TET, the Viet Lunar New Year, finished yesterday–ending three weeks of prelims leading to 3 days of hedonism, profligate living, lavish spending and unbridled indulgences.
Each TET I learn something new. I used to tell people that they should visit VN during TET so they could see the lavish displays and beautiful flowers everywhere. About a week before the first day of TET, sidewalks begin to overflow with flowers, plants, orchids, bonsai, and trees of all sizes. Shops and markets fill up with people buying. They aren’t just buying food (TET is still 3 weeks away), but new clothes, home decor, and even automobiles are purchased with monies carefully saved during the past year. TET is the time of indulgence. They save so they can splurge and feel rich for three days.
I never knew why they started so early. This year I learned. During TET, prices double and triple. When you complain, the merchant simply says, “TET”, as that is supposed to deny all the stories in the paper that the government assures people that prices will not increase for TET. So, people shop early, before the greed takes over and prices increase. They buy freezable items very early, some fruits about a week before the actual holiday, and veggies and perishables the day before TET when prices have only increased about 20 or 30%. It is almost a game.
All that aside, during the actual holiday, people return to their hometown. The cities are almost deserted. In HCMC, the population is probably down by 65%, In Hanoi, the exodus is even greater. China celebrates the Lunar New Year, same as TET, and estimates that over 300 MILLION PEOPLE travel somewhere (to their hometown) during this holiday. Three Hundred Million. 300,000,000. Almost the population of the USA, on the move, by bus, rail, plane, car, or motorbike. Just imagine if everyone in America got up and traveled somewhere at the same time. The chaos would be unending. China manages, but you cannot find a discounted ticket for weeks before and days after. Everything is full price.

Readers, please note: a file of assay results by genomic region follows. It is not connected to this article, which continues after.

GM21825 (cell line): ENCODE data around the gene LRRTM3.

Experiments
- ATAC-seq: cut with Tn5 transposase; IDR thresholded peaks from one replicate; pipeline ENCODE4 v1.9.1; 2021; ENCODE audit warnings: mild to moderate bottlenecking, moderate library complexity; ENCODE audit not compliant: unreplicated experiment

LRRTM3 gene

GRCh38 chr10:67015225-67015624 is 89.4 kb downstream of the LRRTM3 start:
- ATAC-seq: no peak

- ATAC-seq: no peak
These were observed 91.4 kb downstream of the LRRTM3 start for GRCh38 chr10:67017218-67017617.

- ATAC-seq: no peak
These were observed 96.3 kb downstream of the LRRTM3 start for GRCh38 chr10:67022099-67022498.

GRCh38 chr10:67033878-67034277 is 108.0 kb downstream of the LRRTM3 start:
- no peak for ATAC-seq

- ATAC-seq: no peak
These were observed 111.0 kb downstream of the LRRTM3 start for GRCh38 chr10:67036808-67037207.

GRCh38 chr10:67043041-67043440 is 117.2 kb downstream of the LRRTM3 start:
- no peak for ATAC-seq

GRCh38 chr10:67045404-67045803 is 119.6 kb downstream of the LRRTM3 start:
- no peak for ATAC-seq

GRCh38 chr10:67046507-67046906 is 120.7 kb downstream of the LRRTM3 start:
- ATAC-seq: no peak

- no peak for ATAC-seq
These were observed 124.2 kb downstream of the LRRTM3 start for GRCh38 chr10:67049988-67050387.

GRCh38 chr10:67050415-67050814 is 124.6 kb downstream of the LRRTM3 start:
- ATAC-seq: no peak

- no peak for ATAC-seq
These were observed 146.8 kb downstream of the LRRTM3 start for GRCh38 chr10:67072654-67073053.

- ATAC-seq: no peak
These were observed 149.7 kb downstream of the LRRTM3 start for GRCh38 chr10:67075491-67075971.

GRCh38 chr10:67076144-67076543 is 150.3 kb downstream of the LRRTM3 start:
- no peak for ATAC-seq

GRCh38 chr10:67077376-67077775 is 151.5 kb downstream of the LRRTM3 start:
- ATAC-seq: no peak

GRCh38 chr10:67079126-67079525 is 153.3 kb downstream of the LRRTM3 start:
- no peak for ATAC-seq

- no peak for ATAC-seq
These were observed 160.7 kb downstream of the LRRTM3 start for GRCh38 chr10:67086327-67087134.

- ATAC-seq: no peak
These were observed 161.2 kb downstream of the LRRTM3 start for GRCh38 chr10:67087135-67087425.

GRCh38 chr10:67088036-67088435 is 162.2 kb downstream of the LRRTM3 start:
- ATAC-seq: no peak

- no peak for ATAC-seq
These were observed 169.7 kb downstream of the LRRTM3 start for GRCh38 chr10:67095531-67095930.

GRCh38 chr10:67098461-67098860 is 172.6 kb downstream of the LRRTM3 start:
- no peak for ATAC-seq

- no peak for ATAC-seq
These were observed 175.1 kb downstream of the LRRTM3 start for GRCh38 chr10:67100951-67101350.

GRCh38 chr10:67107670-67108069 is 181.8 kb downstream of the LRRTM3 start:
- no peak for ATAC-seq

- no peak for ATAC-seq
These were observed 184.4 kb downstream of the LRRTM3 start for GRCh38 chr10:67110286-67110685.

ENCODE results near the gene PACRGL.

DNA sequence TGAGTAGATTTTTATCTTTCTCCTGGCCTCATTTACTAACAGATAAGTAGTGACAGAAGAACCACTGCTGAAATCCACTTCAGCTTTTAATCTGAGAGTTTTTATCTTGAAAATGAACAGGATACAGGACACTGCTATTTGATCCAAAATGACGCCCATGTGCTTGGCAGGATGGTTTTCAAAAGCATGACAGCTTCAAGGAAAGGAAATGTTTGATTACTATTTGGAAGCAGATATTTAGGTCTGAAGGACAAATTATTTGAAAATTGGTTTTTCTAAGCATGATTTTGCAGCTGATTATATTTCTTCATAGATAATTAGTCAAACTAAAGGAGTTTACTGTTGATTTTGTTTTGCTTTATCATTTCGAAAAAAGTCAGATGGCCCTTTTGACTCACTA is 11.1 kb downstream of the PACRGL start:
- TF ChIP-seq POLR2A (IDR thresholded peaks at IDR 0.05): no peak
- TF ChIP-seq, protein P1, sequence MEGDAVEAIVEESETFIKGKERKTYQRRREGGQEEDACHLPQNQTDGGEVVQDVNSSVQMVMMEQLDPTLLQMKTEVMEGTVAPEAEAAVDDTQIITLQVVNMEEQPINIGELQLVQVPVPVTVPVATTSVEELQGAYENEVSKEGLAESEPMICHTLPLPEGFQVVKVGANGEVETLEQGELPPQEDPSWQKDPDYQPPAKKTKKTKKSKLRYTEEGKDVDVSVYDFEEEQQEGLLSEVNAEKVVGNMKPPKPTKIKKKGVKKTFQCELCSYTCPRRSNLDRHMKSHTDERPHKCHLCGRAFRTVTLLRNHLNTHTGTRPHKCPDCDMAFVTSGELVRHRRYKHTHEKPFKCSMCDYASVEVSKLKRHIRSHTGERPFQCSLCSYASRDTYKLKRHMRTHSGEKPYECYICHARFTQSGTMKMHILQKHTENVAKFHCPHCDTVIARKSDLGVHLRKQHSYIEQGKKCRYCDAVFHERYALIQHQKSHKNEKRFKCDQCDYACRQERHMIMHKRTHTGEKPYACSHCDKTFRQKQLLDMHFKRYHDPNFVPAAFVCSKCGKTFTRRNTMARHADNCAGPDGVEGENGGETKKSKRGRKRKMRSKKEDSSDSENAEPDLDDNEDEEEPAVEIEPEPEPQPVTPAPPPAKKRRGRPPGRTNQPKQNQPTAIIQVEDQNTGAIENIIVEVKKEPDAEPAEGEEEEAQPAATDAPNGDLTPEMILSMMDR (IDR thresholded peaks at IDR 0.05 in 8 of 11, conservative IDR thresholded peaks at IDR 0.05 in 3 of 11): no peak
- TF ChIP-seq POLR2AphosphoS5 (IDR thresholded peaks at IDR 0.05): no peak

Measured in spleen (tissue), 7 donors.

With that huge movement out of the big cities, nearly everything is closed, so to come here for TET really is not a smart move. Come for Merry Christmas and Happy New Year, two wonderful holidays celebrated all over Vietnam. Everything is open, the stores are bursting with sale merchandise, the food is phenomenal, and great parties are going on everywhere.
Next year I’m going to try to get all of Vietnam to celebrate Happy Chanukah. Will pass out free yamulkes and see if we can get a songfest going of Chanukah songs and latkes and sofganiot. A truly noble pursuit.
Chuc Muong Nam Moi, Chag Samaich, Happy TET.